Visiting Fellow Raymond Bulambula guides a UVA art student in making a "Marratjirri" Morning Star Pole.
Fayerweather Hall, McIntire Department of Art at the University of Virginia
Kluge-Ruhe Aboriginal Art Collection of the University of Virginia
The Fralin Museum of Art at the University of Virginia
Visit the Kluge-Ruhe Aboriginal Art Collection for wine and hors d’oeuvres to celebrate the opening of our newest exhibition of art from our permanent collection: From Little Things, Big Things Grow. Free event, no reservations needed.
EVENT CANCELLED due to COVID-19 restrictions
LECTURE: Sex, Spirits, and Sorcery, by Curator Henry Skerritt -- offered LIVE and ON-LINE
Located in Australia’s tropical north, Arnhem Land has long been one of the epicenters of the modern Aboriginal art movement. The art of the region opens a window onto another world: a world in which ancestral spirits remain a constant presence in the land. These narratives contain all the drama of a Hollywood epic: struggles over life and death, love and lust, all set within the simmering magic of the tropics. Focusing on the world-class holdings of the Kluge-Ruhe Aboriginal Art Collection this lecture explores the development of the art of Arnhem Land from 1911 to the present.
Registration is required to receive the viewing link, here.
The groundbreaking exhibition Hearts of our People: Native Women Artists opens at the Renwick Gallery, Smithsonian, Washington DC on February 21, 2020.
From https://americanart.si.edu/exhibitions/native-women-artists: "This landmark exhibition is the first major thematic show to explore the artistic achievements of Native women. Its presentation at SAAM’s Renwick Gallery includes 82 artworks dating from antiquity to the present, made in a variety of media from textiles and beadwork, to sculpture, time-based media and photography. At the core of this exhibition is a firm belief in the power of the collaborative process. A group of exceptional Native women artists, curators, and Native art historians have come together to generate new interpretations and scholarship of this art and their makers, offering multiple points of view and perspectives to enhance and deepen understanding of the ingenuity and innovation that have always been foundational to the art of Native women."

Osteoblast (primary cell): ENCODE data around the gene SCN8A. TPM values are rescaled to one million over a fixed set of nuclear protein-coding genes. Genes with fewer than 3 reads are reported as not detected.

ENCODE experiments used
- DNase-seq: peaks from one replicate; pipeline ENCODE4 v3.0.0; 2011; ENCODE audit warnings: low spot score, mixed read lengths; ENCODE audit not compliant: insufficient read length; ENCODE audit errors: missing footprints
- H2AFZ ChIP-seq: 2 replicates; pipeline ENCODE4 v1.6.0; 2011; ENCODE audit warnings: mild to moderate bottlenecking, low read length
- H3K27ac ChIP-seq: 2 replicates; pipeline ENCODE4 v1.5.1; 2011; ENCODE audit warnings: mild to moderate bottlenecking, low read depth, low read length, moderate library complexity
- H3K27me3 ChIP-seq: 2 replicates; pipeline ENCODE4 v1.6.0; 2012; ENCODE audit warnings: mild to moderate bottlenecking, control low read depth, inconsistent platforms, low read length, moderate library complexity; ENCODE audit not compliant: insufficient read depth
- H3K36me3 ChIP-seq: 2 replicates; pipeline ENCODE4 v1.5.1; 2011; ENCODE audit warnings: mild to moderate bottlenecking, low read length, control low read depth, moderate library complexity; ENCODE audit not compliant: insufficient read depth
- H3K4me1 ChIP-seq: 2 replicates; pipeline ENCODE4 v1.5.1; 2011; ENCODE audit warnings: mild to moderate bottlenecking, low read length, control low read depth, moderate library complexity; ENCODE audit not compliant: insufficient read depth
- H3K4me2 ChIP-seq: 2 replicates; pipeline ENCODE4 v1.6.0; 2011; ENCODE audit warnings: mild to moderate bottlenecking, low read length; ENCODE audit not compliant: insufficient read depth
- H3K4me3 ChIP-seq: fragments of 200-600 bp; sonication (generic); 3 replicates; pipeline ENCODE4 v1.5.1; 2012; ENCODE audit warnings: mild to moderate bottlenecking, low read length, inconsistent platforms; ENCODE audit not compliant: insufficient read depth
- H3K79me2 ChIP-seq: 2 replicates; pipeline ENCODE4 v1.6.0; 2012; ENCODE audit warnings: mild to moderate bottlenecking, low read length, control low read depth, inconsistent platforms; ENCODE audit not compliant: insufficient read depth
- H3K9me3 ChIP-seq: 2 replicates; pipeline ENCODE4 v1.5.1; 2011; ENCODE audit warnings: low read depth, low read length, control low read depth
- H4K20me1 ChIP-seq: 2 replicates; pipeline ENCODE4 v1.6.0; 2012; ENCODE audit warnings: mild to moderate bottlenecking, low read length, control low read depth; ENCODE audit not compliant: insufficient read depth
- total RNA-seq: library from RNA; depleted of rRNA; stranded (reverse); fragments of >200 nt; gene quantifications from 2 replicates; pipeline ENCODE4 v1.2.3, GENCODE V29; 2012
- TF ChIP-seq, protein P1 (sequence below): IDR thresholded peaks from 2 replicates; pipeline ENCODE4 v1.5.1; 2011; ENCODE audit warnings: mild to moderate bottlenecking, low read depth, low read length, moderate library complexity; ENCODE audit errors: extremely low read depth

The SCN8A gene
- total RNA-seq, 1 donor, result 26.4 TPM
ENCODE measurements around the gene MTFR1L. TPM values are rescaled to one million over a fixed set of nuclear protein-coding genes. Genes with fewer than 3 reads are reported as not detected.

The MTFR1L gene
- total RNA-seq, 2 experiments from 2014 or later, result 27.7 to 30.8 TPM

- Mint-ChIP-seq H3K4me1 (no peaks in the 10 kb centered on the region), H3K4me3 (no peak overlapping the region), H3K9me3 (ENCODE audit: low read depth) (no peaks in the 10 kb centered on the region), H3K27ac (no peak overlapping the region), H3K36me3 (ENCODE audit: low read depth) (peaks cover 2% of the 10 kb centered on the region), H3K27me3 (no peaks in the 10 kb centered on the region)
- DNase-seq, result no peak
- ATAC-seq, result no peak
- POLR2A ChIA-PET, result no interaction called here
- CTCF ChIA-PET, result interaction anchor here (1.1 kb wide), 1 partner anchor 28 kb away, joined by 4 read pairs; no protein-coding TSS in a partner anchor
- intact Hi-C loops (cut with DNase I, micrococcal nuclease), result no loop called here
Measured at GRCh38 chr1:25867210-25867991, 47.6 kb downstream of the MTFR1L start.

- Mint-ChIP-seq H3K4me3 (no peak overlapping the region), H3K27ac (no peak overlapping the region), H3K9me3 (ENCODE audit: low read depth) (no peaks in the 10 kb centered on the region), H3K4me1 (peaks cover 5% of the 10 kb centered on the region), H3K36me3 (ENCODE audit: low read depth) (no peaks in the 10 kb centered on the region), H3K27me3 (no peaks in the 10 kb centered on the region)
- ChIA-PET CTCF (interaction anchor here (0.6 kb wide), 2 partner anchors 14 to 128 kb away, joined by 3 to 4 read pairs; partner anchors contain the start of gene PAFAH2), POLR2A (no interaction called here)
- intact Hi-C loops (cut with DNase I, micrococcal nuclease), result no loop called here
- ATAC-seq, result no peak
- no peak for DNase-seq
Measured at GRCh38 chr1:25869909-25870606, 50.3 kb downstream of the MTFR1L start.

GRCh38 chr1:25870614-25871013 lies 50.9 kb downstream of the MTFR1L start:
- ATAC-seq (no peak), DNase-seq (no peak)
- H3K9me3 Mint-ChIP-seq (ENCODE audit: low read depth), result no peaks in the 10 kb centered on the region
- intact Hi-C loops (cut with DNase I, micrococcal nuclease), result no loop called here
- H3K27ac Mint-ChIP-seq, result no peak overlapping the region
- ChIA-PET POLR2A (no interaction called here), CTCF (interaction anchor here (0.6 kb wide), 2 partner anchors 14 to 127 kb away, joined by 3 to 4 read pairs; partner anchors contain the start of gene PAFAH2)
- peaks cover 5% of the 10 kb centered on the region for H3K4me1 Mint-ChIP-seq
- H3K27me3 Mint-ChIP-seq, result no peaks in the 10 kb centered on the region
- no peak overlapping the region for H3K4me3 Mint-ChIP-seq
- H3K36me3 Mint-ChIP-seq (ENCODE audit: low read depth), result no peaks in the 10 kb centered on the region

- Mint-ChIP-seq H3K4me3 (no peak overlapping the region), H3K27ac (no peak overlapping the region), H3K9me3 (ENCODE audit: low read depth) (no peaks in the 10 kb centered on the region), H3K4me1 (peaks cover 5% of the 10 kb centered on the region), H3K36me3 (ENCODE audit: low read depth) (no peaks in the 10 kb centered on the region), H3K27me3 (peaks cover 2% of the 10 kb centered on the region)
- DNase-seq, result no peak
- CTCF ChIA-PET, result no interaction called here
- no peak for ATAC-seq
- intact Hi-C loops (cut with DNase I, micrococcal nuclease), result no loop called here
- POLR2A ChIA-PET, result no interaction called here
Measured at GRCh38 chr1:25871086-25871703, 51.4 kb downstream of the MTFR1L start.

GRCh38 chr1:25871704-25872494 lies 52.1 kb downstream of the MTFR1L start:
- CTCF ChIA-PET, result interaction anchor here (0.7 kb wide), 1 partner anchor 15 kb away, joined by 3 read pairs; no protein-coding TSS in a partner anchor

The exhibition runs until May 17, 2020.
In Charlottesville: February 26, 6:00 pm, Lecture by Adriana Greci Green, "Exceptionally Creative: A Virtual Tour of Hearts of Our People: Native Women Artists", Campbell Hall 158, UVA School of Architecture. Details here.
In Washington DC: March 28, 2:00 - 5:30 pm, Symposium: Thoughts of our People from Hearts of our People, National Museum of the American Indian. Free, seating is first-come, first-served. Details here.